Thursday, December 14, 2006


Subcutaneous tracking devices: Bringing you peace of mind since 2014

A Toronto Star op-ed contemplates the "chipping" of citizens, and outlines how it might happen within a single generation:
"Employers will start to expect implants as a condition of getting a job. The U.S. military will lead the way, requiring chips for all soldiers as a means to enhance battlefield command and control — and to identify human remains. ...

"[An] unfortunately common tragedy of modern life will occur: A small child, likely a photogenic toddler, will be murdered or horrifically abused. It will happen in one of the media capitals of the Western world, thereby ensuring non-stop breathless coverage. Chip manufactures will recognize this as the opportunity they have been anticipating for years. With their technology now largely bug-free, familiar to most citizens and comparatively inexpensive, manufacturers will partner with the police to launch a high-profile campaign encouraging parents to implant their children 'to ensure your own peace of mind.'"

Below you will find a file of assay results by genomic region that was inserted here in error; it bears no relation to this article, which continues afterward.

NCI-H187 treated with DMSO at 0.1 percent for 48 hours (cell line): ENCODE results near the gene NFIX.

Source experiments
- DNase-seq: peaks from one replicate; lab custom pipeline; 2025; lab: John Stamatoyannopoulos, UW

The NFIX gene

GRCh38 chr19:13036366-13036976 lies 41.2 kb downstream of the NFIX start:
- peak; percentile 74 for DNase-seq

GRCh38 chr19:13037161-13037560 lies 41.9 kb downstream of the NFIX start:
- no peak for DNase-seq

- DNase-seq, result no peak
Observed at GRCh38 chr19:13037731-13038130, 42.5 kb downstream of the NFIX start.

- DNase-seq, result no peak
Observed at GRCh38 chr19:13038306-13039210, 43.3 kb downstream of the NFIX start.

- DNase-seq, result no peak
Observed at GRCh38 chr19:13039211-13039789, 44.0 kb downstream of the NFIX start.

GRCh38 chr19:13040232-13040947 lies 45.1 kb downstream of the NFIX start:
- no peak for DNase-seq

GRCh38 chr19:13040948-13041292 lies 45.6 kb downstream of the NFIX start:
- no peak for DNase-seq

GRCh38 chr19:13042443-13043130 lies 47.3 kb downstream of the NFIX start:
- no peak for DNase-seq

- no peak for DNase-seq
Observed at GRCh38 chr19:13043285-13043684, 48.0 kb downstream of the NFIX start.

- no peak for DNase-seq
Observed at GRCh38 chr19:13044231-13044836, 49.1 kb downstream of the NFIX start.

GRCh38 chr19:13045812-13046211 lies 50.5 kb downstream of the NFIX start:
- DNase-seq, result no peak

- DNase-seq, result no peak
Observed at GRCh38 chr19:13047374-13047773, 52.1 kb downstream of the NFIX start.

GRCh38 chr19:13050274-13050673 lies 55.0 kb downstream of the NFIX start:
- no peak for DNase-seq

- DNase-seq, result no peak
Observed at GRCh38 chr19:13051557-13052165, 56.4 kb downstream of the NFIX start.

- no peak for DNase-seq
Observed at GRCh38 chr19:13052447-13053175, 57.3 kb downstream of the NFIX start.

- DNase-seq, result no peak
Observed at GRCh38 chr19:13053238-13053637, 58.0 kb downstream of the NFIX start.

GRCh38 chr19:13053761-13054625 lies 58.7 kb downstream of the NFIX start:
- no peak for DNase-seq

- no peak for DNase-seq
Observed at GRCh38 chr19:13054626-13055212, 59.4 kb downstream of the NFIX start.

The author, Kevin Haggerty, has clearly spent a lot of time thinking about this.

Any rebuttals?

I'm still trying to think of one. All I can think of is that it's more likely that RFID tags will soon be so widespread in consumer goods, like clothing and cell phones, that it won't be necessary to actually plant microchips under the skin.

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